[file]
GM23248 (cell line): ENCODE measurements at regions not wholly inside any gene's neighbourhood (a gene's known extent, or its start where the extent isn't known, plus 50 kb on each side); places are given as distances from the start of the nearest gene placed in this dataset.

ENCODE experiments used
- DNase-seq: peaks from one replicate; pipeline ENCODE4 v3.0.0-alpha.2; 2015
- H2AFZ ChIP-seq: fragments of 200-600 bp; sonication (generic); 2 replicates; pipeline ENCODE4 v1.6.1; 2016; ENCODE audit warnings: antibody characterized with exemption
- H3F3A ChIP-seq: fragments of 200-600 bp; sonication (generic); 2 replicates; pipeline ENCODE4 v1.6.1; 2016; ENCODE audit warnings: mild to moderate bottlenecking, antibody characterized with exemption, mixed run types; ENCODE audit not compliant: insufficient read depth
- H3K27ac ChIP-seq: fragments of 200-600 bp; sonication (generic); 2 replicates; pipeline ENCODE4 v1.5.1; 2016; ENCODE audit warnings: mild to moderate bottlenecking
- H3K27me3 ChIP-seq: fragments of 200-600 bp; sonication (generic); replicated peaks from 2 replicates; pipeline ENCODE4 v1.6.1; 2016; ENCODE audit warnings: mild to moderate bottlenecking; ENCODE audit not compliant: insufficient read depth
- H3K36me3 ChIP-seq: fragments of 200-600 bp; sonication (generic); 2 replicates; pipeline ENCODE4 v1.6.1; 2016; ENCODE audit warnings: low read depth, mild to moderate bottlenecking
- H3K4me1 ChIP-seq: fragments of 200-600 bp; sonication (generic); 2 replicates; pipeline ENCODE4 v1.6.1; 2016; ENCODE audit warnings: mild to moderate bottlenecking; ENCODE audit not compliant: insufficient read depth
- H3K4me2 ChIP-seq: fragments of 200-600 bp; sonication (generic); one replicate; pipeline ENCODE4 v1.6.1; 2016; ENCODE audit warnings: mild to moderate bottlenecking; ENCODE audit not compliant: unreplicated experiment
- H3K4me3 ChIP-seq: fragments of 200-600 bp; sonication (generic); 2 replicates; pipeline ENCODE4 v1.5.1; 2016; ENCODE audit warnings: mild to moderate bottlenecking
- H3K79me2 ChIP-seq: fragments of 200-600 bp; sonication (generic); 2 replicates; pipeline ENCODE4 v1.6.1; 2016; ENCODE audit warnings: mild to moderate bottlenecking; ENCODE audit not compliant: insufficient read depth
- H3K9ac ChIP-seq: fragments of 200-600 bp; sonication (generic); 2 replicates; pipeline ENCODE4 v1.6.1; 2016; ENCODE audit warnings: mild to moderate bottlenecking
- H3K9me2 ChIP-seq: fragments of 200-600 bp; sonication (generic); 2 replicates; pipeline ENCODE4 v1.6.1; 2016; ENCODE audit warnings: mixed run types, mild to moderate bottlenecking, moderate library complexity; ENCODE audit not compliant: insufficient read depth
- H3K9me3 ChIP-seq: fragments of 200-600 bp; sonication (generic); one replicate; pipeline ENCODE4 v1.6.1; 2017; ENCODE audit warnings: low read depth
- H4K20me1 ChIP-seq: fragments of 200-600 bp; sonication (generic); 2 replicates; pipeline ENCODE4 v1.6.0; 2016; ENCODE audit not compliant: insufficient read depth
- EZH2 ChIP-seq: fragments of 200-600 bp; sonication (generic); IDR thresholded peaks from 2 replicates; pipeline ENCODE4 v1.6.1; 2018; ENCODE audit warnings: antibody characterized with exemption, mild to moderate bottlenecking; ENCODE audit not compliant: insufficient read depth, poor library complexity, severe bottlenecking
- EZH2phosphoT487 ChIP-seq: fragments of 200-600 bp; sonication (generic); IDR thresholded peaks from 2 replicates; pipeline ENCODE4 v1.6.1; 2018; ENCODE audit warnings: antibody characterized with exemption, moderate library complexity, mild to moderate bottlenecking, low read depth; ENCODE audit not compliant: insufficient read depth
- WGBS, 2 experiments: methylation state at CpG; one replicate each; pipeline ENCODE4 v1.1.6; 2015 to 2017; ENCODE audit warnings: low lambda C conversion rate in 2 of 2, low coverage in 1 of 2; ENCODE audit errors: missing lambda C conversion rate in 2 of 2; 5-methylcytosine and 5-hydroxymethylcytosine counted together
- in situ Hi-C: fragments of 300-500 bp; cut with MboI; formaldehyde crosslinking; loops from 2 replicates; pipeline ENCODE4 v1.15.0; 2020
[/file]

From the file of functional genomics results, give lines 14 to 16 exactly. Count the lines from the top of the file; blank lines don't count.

- H3K9me2 ChIP-seq: fragments of 200-600 bp; sonication (generic); 2 replicates; pipeline ENCODE4 v1.6.1; 2016; ENCODE audit warnings: mixed run types, mild to moderate bottlenecking, moderate library complexity; ENCODE audit not compliant: insufficient read depth
- H3K9me3 ChIP-seq: fragments of 200-600 bp; sonication (generic); one replicate; pipeline ENCODE4 v1.6.1; 2017; ENCODE audit warnings: low read depth
- H4K20me1 ChIP-seq: fragments of 200-600 bp; sonication (generic); 2 replicates; pipeline ENCODE4 v1.6.0; 2016; ENCODE audit not compliant: insufficient read depth